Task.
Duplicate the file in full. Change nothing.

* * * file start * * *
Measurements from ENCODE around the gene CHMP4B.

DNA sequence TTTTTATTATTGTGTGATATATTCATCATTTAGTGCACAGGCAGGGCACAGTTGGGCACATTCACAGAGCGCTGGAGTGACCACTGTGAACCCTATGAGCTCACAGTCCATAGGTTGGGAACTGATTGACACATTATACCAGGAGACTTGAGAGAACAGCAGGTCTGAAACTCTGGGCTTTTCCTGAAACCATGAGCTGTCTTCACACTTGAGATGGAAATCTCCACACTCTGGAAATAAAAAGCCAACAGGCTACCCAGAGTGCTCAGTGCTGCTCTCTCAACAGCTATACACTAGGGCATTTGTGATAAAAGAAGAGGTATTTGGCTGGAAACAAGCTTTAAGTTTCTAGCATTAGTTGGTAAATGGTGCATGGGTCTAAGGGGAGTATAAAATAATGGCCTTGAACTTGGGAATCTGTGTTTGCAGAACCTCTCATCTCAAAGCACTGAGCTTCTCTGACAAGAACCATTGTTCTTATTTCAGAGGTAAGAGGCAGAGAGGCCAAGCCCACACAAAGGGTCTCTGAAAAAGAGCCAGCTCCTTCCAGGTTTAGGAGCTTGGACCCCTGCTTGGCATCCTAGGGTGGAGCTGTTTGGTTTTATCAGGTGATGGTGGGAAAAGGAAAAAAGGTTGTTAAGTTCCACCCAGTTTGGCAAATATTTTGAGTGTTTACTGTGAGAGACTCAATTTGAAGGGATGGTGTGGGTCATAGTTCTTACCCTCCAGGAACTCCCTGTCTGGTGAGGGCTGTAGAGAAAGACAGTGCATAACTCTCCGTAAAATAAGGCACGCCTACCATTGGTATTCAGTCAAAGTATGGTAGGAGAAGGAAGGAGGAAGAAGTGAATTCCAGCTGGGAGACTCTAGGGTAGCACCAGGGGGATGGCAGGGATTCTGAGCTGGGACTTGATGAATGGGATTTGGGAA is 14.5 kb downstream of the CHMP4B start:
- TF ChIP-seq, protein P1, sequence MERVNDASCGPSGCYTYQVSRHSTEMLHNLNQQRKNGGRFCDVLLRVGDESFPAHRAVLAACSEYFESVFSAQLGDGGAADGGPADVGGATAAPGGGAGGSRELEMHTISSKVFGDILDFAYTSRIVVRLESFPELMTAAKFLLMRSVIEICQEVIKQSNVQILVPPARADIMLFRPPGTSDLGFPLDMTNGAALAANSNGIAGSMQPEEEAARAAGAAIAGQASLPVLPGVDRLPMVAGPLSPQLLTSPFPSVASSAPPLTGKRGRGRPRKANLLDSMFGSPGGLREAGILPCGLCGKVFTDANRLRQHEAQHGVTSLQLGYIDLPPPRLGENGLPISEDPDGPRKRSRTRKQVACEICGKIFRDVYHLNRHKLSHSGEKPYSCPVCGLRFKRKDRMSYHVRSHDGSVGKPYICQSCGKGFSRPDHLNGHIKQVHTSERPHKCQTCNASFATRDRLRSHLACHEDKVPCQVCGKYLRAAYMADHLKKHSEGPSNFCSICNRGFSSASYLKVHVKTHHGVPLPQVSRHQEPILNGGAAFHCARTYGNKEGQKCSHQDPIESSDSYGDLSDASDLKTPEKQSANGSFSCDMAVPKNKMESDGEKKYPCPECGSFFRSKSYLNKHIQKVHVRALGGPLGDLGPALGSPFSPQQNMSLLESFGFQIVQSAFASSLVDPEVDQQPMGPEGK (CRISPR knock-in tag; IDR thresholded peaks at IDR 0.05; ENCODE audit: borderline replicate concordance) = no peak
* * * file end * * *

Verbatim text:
Measurements from ENCODE around the gene CHMP4B.

DNA sequence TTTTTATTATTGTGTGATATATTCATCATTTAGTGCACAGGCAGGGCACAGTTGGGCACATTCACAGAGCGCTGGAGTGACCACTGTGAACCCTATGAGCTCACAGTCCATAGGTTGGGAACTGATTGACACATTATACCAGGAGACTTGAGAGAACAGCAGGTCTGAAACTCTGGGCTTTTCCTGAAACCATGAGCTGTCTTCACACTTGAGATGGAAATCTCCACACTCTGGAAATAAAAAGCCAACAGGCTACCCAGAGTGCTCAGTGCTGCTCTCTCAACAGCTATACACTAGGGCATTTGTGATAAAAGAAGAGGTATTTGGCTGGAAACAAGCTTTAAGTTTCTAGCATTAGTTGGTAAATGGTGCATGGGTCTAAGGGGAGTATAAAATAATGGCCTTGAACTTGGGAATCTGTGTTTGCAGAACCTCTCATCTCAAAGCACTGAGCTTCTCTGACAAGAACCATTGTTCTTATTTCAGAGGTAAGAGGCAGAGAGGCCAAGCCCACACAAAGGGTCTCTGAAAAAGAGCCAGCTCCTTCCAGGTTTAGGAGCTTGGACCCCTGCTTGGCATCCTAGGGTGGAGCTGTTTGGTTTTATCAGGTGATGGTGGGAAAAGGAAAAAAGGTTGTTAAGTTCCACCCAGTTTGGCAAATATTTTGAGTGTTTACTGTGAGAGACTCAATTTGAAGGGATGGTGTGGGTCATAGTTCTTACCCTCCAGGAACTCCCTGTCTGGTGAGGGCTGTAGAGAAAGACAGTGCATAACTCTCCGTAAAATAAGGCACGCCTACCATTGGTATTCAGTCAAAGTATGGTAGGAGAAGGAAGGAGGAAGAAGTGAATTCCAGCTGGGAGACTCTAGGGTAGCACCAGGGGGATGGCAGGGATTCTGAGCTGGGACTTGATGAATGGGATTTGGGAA is 14.5 kb downstream of the CHMP4B start:
- TF ChIP-seq, protein P1, sequence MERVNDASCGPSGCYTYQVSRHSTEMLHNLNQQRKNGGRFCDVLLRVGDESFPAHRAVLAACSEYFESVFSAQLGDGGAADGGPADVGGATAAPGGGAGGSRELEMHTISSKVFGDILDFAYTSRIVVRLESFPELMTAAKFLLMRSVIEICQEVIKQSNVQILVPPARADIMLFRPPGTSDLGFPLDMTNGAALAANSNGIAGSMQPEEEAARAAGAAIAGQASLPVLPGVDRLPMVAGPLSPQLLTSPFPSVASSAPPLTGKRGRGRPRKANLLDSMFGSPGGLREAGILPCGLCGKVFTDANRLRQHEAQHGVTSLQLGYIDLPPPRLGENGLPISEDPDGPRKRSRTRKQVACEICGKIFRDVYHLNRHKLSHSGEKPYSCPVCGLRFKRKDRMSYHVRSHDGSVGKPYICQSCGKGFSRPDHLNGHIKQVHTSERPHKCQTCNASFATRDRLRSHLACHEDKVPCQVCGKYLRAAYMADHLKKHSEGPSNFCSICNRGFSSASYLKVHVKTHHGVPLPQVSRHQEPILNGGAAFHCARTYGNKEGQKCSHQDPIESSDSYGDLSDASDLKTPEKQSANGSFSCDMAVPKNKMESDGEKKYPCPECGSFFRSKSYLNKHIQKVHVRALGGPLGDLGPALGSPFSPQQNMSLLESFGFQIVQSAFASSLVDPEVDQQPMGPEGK (CRISPR knock-in tag; IDR thresholded peaks at IDR 0.05; ENCODE audit: borderline replicate concordance) = no peak